Best gluten free yeast bread – easy and reliable recipe

Why do I think that the suggested recipe is the best for baking gluten-free yeast bread at the moment? For these many reasons:

  1. because in the 20 years I’ve been living with a gluten-free diet, this bread has proven to be the best among my own recipes and commercial versions of gluten-free yeast breads in terms of the combination of taste and structure of both a crust and crumb
  2. bread’s crust is not too hard and not too thick
  3. the dough is very easy to prepare with stationary or hand held mixer
  4. the dough rises perfectly and bakes without problems, the dough does not shrink when baking (!) and the height of a loaf reduces very little, if at all, when bread cools down
  5. bread loaf can be sliced ​​almost immediately
  6. even bread loaf inside is neither dry nor wet
  7. this bread is delicious
  8. this bread nutritional composition in terms of whole grain to starches ratio (2:1) is the best you can find, it also has increased protein content, not even compatible with commercial gluten free bread

The dough can be also baked in the baguette shape, using special baguette baking tray.

Freshly baked bread loaf is soft, but it can be sliced immediately if wanted. I would advice that slices of warm or even hot bread had to be made not too thin. I slice this bread after 10-15 minutes resting in 1+ cm slices, freeze them on a flat tray, transfer them to zip-locked bags and store frozen. Defrosted in a toaster provides exactly the same texture and taste as in freshly baked bread.

I want to make one important note. As the dough for this bread was prepared in the mixer, I am not 100% sure that exactly the same result would be achieved when the dough is mixed manually. Several authors have noticed that dry to wet ingredients ratio had to be adjusted when using 2 different ways of dough preparation.


  • 100g raw buckwheat flour
  • 100g corn/maize flour (not corn starch)
  • 50g flour/tapioca starch
  • 50g corn starch
  • 20g flax flour (golden flax)
  • 1 egg (50-55g without shell)
  • 100g sour cream 36% fat
  • 15-20g sugar
  • 6g sea salt
  • 8g xanthan gum
  • 6g psyllium powder (not flakes)
  • 7g dry yeast pack
  • 260g warm water


  • prepare loaf baking tin, line it with baking paper with extra paper sticking out from the tin to support the dough raising
  • mix all dry ingredients with exception of sugar, but including instant yeast
  • put the dry mixture through a sieve three times, finally into mixer’s bowl
  • mix wet ingredients
  • add sugar to wet ingredients
  • if using sour cream from the fridge that might make the mixture cold, warm wet ingredients by placing a glass with ingredients into another, larger bowl with hot water
  • add warm wet ingredients mixture to mixer bowl
  • make sure that sugar is fully dissolved
  • it might be easier to dissolve sugar in warm water first, and add the rest of wet ingredients later
  • stir the contents of the bowl slightly lifting the bulk of the dry mixture from the bottom of the bowl
  • turn on the mixer to knead the dough, the total kneading time is from 4 to 4 and a half minutes
  • in the process of kneading, the dough will first begin to gather into a ball, and then it will spread flat again and will be almost evenly distributed over the mixer bowl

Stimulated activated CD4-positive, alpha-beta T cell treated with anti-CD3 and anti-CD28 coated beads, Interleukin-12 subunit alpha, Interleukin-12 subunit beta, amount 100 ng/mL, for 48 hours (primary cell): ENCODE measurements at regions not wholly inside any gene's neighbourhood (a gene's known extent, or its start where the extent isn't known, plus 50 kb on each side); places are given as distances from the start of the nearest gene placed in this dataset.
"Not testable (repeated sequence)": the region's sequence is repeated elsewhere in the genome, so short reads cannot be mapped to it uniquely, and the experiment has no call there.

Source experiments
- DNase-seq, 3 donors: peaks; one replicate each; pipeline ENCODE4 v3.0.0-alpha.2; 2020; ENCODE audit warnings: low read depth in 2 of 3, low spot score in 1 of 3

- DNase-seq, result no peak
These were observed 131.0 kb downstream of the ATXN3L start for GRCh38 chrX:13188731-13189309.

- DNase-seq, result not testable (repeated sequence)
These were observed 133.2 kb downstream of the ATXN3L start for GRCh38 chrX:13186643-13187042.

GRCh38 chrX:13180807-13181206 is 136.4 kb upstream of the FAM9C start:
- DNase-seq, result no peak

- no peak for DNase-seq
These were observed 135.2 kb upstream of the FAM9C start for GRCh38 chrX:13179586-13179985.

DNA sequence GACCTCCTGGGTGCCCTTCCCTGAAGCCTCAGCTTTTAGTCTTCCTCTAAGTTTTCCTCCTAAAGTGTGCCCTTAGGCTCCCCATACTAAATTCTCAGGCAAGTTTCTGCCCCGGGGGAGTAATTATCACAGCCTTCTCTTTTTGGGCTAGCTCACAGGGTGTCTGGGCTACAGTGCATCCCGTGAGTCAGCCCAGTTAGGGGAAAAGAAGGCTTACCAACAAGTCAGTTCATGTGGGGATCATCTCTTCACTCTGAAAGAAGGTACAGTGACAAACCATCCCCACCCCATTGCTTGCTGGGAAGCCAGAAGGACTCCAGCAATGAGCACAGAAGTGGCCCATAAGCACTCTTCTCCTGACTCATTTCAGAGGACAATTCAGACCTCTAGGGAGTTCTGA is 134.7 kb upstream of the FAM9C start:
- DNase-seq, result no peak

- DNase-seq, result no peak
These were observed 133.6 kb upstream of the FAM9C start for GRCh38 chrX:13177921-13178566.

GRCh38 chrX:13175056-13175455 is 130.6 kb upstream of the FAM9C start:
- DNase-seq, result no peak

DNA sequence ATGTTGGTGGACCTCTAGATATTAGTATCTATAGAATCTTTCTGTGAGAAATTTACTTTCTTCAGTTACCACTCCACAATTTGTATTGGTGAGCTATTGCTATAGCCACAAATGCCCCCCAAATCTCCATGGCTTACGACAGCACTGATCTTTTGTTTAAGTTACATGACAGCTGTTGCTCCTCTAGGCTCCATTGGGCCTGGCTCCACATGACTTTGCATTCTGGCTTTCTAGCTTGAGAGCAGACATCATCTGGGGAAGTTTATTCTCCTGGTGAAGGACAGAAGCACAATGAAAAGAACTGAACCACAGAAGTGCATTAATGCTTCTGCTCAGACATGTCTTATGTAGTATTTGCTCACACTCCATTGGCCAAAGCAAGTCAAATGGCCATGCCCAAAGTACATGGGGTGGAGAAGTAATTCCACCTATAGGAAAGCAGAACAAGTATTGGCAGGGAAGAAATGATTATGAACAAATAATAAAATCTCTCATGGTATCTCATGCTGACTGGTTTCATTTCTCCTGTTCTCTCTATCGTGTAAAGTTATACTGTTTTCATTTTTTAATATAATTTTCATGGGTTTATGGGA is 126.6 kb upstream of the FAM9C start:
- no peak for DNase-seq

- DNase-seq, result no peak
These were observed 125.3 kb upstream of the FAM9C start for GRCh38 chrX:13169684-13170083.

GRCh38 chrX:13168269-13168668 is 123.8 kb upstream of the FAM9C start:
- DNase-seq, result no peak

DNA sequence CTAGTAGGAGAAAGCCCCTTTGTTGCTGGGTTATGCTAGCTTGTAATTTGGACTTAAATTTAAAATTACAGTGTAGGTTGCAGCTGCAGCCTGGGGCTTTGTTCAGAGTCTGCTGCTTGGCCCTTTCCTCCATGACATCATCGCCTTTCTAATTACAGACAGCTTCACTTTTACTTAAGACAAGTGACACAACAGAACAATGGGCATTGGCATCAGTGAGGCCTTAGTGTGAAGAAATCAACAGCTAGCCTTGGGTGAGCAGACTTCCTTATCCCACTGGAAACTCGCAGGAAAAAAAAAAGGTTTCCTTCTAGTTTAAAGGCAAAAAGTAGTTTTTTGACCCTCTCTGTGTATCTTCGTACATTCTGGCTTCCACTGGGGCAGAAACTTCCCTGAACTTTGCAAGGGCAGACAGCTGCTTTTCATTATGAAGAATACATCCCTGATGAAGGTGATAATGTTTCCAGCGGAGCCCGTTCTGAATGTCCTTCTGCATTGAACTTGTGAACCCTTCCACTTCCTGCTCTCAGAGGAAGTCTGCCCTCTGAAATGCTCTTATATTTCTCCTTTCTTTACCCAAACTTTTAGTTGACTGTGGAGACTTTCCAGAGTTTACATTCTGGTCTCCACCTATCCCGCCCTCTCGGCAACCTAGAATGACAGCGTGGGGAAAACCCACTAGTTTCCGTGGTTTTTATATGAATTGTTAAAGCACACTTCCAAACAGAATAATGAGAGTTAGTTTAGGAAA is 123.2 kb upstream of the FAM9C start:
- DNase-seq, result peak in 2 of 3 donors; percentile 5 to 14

• it may be necessary to stop the mixer in the middle of mixing and check if there is some dry ingredients stuck to the bottom or the sides of the bowl
  • I also tried to mix ingredients in the opposite order, placing wet ingredients into the bowl first and then adding dry mixture, this way there is less chance to have dry ingredients mix to stick to the bottom of the bowl, choose what works best in your mixer

working with yeast dough for gluten-free bread

  • prepare a work surface, generously wet it with water, the best option is to use a silicone mat or benchtop surface, if using a wooden board, then cover it with cling film
  • moisten a spatula with water and separate the dough from the sides of the mixing bowl
  • turn the dough onto the work surface
  • working with wet hands, shape the dough into a brick shape to the size of the baking dish
  • the dough rises about 3 times, so I like to line the tin with baking paper with a large margin of height
  • first make sure that the paper will fit into the shape of the tin, if necessary, make cuts in it )commercial tin liners will be to small and will not be able to hold raising dough)
  • transfer the dough into a lined tin and spread it to fill the tin evenly, make the surface flat
  • sprinkle the dough with water
  • grease glad wrap with olive oil, lay the film on top of the paper so that the surface of the dough is protected from drying out
  • preheat the oven to a temperature of 40-45C
  • put a bowl of hot water on the bottom
  • spray water into the oven to create a humid atmosphere
  • put the dough to rise, it takes me 40-45 minutes
  • when the dough has risen, remove loaf tin from the oven, turn it on to heat up to 190C fan forced regime
  • remove the film covering the surface of the dough
  • spray the surface of the dough with water again
  • bake in for 60 minutes, check the readiness of the bread with a wooden pick, it must come out dry
  • remove the bread from the tin, I grease the hot crust with butter, but this is optional
  • I cut the bread with a large bread knife 10-15 minutes after the end of baking, while the bread was still very hot
  • cutting hot bread is not very convenient, but it makes it possible to lay out slices of bread on the wire rack so that they cool without losing the size of the air pockets
  • the cooled loaf is much easier to cut, but bread slices would have smaller air pockets

This bread is soft and truly delicious. It is perfect on its own with a bowl of soup. It also makes excellent sandwiches, both from a loaf or baguette slices.

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